Veteran warhorse Clint Newton is Newcastle's version of the NeverEnding Story.
As captain of the Knights' NSW Cup team the retiring back-rower's career has been favoured to end for the past three weeks after his team limped into the finals in seventh place, but Newton and Newcastle have defied the odds time and time again and are now 80 minutes away from being dubbed premiers.
After convincing victories against the Sea Eagles, reigning premiers Penrith and minor premiers Mounties to reach Sunday's NSW Cup Grand Final, only Wyong stand in Newcastle's way of a fairytale finish.
A premiership win to Newton would mean the world to him, mainly because his return to Newcastle in 2014 came with a chance to give back to his beloved club.
"[Winning] would be right up there in a separate category to winning an NRL premiership. That's realistically how much it means to me because of why I was bought back to Newcastle," Newton told NRL.com
"I have often been told by Jack Gibson and Ron Massey – who were close to my father – that Arthur Beetson went back and played reserve grade and did some good things there to help the next generation come through.
"By no means am I putting myself in Arthur's category but it is more about the impact you can have on the younger players and that's incredibly important.
"By helping them, supporting them and making them understand what encapsulates being an NRL player and what then your role is then in society, I certainly think it makes the sport a better game."
While Newton may have seen out the final two months of Newcastle's NRL season, he never shied away from his responsibilities as captain of the reserve grade team.
Much like Newton, young stars Jake Mamo, Joe Tapine, Danny Levi and Sam Mataora shared their time between the NRL and reserve grade this season while others like halfback Jaelen Feeney and rookie forwards Lachlan Fitzgibbon, Jacob Saifiti, Josh King and Michael Steele continued to make names for themselves.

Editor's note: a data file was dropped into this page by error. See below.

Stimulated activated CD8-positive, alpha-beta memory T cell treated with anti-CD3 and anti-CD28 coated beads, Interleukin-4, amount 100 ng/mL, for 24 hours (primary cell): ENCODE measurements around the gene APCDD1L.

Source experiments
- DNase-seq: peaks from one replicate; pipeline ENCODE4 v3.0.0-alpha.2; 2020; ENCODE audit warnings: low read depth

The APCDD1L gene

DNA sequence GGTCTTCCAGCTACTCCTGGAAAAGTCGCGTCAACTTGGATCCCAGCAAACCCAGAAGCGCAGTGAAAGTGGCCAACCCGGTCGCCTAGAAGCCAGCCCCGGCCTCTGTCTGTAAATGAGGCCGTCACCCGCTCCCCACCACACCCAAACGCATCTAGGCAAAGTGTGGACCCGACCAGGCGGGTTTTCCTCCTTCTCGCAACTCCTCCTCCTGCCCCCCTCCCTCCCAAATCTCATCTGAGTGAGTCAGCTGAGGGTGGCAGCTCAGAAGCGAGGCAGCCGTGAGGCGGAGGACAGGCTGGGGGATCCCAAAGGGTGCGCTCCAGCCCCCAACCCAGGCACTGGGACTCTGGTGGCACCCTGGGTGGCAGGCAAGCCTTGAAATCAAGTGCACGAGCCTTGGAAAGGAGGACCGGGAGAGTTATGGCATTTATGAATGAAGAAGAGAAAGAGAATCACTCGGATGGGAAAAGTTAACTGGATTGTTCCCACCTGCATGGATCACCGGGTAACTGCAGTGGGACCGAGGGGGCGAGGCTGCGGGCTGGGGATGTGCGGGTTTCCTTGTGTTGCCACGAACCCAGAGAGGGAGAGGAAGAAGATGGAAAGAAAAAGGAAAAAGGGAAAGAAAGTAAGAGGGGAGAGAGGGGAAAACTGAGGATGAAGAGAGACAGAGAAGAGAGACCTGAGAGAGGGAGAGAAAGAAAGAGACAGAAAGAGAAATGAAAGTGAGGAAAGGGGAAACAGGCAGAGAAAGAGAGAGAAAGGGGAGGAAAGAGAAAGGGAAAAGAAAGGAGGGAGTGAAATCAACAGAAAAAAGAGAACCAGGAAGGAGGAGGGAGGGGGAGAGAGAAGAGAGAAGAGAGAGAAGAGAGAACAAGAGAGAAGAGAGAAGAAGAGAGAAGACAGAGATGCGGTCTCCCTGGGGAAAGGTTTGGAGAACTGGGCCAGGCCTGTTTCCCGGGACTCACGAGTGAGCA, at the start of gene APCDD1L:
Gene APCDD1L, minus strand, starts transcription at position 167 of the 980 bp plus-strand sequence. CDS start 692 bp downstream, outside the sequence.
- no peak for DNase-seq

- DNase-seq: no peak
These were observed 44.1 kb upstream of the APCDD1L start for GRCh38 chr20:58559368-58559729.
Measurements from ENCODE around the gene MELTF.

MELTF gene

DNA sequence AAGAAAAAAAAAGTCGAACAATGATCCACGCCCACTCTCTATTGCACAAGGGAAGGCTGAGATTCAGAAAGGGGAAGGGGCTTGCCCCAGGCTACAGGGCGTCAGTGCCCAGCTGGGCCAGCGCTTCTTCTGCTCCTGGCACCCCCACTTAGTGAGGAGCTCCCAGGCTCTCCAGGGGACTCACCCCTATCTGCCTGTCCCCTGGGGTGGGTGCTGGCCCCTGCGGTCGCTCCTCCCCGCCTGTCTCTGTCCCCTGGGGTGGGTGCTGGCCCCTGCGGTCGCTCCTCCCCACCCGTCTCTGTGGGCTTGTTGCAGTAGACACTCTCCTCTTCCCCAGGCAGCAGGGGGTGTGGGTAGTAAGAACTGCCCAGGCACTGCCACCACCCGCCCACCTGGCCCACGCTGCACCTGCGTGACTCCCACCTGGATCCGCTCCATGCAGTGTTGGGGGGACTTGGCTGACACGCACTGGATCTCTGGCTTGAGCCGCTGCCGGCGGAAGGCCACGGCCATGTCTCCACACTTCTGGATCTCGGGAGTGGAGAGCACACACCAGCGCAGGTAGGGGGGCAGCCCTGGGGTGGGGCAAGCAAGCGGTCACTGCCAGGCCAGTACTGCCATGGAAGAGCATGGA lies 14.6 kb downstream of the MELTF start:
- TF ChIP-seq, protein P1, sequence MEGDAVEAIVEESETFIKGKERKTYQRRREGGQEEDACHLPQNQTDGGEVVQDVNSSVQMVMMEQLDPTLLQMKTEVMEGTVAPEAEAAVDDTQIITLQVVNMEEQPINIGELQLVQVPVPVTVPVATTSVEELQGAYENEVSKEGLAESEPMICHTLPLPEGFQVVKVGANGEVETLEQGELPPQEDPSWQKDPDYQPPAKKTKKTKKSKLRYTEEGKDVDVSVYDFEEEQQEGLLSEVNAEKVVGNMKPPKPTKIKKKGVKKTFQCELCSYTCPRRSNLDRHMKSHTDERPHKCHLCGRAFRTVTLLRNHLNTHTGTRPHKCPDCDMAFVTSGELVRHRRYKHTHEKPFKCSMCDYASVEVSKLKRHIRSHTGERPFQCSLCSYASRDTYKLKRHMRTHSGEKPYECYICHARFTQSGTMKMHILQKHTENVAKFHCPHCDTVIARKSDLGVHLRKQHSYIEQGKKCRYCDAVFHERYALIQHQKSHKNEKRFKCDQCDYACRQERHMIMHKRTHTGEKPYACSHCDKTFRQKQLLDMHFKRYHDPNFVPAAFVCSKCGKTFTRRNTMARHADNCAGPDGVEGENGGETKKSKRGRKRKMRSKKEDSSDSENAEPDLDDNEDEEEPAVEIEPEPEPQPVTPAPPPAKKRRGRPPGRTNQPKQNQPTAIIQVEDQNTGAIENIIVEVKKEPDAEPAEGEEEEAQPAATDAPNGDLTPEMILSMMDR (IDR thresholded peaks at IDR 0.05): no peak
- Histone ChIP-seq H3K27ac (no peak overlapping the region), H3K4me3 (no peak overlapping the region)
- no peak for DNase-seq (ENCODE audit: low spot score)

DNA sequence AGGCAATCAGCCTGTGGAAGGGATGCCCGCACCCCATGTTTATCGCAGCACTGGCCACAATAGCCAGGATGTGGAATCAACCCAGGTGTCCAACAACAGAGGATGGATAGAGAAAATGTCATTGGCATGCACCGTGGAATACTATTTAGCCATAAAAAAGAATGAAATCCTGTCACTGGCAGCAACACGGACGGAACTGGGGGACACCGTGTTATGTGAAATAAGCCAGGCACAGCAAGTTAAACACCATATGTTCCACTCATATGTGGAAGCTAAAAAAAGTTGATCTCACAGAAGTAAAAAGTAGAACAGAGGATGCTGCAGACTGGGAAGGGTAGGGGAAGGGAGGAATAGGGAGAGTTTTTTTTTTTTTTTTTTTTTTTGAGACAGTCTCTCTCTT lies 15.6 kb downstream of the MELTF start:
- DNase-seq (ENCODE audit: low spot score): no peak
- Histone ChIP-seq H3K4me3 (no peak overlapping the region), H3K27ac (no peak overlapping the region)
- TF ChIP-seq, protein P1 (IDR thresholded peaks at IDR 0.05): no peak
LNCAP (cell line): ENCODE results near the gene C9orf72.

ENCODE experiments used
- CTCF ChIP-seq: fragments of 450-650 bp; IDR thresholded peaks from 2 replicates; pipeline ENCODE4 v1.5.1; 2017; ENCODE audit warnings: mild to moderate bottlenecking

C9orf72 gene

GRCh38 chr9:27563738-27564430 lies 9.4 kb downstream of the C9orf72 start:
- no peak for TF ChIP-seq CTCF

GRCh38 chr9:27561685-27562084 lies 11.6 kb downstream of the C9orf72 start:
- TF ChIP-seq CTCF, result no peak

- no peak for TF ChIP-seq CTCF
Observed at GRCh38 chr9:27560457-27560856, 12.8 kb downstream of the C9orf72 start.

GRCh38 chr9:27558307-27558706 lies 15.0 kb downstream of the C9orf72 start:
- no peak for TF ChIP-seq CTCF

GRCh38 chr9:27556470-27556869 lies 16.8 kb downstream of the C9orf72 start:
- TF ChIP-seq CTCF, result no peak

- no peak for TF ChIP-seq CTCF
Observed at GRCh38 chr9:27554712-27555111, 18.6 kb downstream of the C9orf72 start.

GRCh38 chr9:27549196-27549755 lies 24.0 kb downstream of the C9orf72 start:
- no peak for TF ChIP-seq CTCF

It's the rookies though which make Newton's responsibility so much easier to manage as he fights to keep his aging body motivated.
"This was always the team I predominantly focused on for the last two years. I have a great affiliation with a lot of the young guys and while people say I've given a lot back to the club, they have probably given me more than what I could give them," Newton said.
"At 34 sometimes training is a little bit tough and you don't feel like doing it at times. But when I know I have such a great playing group and guys to be around; who are so enthusiastic and willing to listen, learn and respectful it makes me want to get up, get there and be a part of it.
"That's why I can't thank them enough. They make me excited about the future of the club. Personally it's a really satisfying way to go out, to play with the next crop of champions hopefully."
Now standing in Newton's way from a National Championship swansong are the Roos, who won't be easy to beat.
Wyong, going from wooden spooners to grand finalists in the space of three seasons with the backing of the Sydney Roosters, are favourites according to Newton.
"Wyong's strength this year has been with the Roosters hardly having any injuries –meaning they have been able to keep that continuity in your team unlike us where we've had players jumping all over the place as recent as the weekend," Newton said.
"They're obviously favourites. We understand that and we accept it but it's a two-horse race at the end of the day."